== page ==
Edited by Rhea, 19 October 2012 - 03:57 PM.

The future is better than the past. Despite the crepehangers, romanticists, and anti-intellectuals, the world steadily grows better because the human mind, applying itself to environment, makes it better. With hands...with tools...with horse sense and science and engineering.
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When I don’t understand, I have an unbearable itch to know why. - RAH


Everything is theoretically impossible, until it is done. One could write a history of science in reverse by assembling the solemn pronouncements of highest authority about what could not be done and could never happen.  - RAH

#5 Orpheus

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Posted 19 October 2012 - 03:59 PM

I used to play that bucket brigade game quite a bit as a youth. We varied the rules quite a bit over time to keep it fresh. At first, it was enough that each participant in the chain was born before his/her predecessor died, but that made it all-too-easy to bridge any two events in American or "modern" European history with three, or often two, humans -- a humbling perspective.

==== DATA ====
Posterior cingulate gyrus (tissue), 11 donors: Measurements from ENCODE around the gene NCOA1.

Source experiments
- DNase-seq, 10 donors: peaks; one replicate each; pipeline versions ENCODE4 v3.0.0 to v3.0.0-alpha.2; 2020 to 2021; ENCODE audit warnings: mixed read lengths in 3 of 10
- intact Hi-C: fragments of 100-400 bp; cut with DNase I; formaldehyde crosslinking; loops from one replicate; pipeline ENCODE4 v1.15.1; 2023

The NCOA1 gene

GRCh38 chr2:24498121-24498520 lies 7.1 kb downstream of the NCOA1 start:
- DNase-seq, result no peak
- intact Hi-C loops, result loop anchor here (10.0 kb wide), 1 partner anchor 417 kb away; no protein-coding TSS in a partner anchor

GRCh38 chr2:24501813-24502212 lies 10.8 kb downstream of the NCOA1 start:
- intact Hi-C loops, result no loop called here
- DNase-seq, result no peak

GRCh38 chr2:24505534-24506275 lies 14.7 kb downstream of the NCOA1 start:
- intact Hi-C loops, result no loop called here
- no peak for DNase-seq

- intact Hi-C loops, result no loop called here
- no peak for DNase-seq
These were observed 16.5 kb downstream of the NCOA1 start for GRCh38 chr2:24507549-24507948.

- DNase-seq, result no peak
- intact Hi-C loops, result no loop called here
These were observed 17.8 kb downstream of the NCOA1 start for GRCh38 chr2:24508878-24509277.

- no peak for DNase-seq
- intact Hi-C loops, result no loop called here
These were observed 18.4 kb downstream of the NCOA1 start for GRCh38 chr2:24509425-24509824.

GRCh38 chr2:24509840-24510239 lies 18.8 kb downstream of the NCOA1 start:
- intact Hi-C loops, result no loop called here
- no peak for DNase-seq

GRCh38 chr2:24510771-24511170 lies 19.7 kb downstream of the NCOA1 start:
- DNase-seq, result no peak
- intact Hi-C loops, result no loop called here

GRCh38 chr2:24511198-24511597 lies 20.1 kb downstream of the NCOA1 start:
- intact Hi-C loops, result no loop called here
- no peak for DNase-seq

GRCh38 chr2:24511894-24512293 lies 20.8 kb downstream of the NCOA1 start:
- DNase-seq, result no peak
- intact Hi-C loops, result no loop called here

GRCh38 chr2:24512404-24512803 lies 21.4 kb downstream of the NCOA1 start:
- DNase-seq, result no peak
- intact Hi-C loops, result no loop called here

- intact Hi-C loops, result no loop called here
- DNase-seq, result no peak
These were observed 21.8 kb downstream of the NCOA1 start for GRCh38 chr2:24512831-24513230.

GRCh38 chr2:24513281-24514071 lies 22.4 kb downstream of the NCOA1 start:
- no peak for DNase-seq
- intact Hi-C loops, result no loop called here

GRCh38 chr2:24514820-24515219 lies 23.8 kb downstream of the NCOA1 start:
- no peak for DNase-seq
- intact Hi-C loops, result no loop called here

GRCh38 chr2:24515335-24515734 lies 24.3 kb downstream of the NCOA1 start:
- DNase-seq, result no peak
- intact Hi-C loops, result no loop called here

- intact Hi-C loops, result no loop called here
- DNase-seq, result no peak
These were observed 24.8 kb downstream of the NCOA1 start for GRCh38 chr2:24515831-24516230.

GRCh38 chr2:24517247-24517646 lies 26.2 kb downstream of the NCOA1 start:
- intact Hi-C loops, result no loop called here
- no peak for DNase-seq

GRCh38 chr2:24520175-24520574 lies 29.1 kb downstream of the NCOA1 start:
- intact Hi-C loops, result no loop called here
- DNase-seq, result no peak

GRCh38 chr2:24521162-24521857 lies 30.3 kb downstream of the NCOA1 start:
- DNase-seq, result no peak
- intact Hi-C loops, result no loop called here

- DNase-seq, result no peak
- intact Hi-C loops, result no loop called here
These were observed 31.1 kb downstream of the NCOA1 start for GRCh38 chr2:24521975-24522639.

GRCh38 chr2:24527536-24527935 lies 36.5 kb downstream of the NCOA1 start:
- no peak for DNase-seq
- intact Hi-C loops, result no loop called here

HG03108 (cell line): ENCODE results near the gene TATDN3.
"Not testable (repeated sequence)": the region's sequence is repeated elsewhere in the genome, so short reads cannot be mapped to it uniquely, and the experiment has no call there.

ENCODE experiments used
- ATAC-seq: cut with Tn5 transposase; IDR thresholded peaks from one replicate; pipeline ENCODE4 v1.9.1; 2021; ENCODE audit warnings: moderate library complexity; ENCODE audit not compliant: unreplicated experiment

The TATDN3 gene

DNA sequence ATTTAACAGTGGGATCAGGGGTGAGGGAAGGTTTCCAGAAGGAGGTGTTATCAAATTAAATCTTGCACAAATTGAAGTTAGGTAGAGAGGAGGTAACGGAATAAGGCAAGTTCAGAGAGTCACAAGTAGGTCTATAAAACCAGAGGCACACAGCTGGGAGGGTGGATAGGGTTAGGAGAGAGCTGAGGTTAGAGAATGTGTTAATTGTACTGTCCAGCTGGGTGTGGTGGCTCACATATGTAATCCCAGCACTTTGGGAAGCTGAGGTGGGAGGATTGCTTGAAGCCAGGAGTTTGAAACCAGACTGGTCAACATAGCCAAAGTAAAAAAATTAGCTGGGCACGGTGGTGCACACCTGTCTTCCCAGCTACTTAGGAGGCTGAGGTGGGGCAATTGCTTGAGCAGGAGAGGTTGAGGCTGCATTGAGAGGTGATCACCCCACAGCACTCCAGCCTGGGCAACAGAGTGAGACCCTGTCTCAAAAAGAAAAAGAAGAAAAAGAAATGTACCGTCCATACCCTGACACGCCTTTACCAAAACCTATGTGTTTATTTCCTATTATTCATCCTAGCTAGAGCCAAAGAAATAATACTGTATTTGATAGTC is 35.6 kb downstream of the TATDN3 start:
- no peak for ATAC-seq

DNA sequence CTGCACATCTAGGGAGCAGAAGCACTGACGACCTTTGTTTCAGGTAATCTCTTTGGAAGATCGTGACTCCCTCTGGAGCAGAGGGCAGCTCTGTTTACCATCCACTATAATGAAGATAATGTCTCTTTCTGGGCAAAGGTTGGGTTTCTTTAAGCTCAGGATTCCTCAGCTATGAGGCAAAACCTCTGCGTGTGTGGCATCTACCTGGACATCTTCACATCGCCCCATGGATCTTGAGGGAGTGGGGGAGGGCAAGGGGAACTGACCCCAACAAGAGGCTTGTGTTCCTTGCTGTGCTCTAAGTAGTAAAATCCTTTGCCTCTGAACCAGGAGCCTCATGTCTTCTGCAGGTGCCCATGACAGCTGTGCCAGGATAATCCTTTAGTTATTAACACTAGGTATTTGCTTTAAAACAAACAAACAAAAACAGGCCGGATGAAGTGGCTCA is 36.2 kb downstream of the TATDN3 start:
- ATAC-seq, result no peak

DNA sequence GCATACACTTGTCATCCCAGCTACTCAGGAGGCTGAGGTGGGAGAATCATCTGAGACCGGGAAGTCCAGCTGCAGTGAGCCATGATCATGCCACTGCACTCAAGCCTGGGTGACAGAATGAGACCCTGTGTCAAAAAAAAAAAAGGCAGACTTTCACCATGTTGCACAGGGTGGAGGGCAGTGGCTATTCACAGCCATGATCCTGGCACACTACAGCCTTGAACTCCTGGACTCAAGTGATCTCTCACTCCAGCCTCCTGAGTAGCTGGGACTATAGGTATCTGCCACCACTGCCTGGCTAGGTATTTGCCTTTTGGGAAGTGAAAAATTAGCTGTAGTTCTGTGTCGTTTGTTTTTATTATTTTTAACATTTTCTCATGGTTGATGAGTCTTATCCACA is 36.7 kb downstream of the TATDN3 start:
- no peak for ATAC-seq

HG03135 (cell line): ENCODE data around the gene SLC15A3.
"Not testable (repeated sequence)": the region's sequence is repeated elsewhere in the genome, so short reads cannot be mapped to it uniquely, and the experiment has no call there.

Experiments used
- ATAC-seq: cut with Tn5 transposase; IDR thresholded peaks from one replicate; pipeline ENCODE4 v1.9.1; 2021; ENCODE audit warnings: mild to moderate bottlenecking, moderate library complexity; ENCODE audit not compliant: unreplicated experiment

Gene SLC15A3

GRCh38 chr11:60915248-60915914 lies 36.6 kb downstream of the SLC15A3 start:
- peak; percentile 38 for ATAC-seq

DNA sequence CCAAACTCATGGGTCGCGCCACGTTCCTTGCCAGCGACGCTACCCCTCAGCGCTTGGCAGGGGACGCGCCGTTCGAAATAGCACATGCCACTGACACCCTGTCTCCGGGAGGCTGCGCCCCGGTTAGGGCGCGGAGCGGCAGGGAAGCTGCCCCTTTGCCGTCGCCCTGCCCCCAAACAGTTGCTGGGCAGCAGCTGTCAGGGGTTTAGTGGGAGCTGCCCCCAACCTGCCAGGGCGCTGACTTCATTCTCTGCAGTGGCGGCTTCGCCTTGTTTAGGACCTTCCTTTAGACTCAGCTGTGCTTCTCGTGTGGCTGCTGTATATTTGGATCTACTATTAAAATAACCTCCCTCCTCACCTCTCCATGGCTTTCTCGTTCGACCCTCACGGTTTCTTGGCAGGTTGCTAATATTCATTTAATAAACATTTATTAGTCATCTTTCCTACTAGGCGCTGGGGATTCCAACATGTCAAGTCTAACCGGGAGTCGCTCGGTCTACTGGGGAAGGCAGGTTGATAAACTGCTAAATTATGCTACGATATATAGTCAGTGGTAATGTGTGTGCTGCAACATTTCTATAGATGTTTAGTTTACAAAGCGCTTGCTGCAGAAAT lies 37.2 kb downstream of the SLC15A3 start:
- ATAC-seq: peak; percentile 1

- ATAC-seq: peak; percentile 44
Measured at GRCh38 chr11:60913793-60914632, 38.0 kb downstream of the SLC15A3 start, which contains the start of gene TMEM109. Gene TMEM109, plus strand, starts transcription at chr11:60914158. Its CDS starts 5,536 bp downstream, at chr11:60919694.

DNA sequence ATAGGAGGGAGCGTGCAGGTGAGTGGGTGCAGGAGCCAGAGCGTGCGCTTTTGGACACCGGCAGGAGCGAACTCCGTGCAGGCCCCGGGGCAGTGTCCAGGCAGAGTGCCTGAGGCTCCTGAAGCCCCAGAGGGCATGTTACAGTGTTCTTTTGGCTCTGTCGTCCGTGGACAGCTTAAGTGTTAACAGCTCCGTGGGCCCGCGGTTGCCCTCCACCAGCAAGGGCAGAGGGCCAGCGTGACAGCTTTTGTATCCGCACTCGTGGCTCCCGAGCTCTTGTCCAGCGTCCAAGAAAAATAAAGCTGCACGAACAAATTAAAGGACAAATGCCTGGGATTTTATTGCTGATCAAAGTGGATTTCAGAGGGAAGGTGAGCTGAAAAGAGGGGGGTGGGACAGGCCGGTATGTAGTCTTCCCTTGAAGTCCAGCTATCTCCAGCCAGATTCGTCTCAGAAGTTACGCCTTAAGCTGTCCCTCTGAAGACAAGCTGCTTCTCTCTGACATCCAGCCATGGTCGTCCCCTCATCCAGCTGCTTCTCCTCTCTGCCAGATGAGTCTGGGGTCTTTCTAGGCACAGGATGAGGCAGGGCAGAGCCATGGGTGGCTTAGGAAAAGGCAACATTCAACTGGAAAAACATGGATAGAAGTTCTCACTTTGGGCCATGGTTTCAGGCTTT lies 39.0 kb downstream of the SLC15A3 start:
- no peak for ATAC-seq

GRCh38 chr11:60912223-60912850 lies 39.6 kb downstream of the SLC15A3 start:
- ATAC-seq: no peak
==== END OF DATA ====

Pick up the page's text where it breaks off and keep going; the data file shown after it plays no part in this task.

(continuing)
We added variations so the game wouldn't always go to those who had memorized 20-40 centenarians. Among them: requiring each link to reasonably known of of its predecessor (or successor) while alive; counting only adult or professional lives; requiring each link to be famous; requiring that they worked with/against each another; allowing (or requiring) linkages like family, major awards, affiliations etc. or ultimately: the first in the chain had to have been involved in the first event, the last had to be involved in the second event, and each link in-between had to have worked professionally, with both their predecessor and successor, making longevity less important, but enhancing the role of [often less-known] central players in an era.

It was really quite a fascinating history game, and I can only imagine it would be more fun with the instant access of today's internet. It's especially fun to see how short a chain links you to major events or historical personages.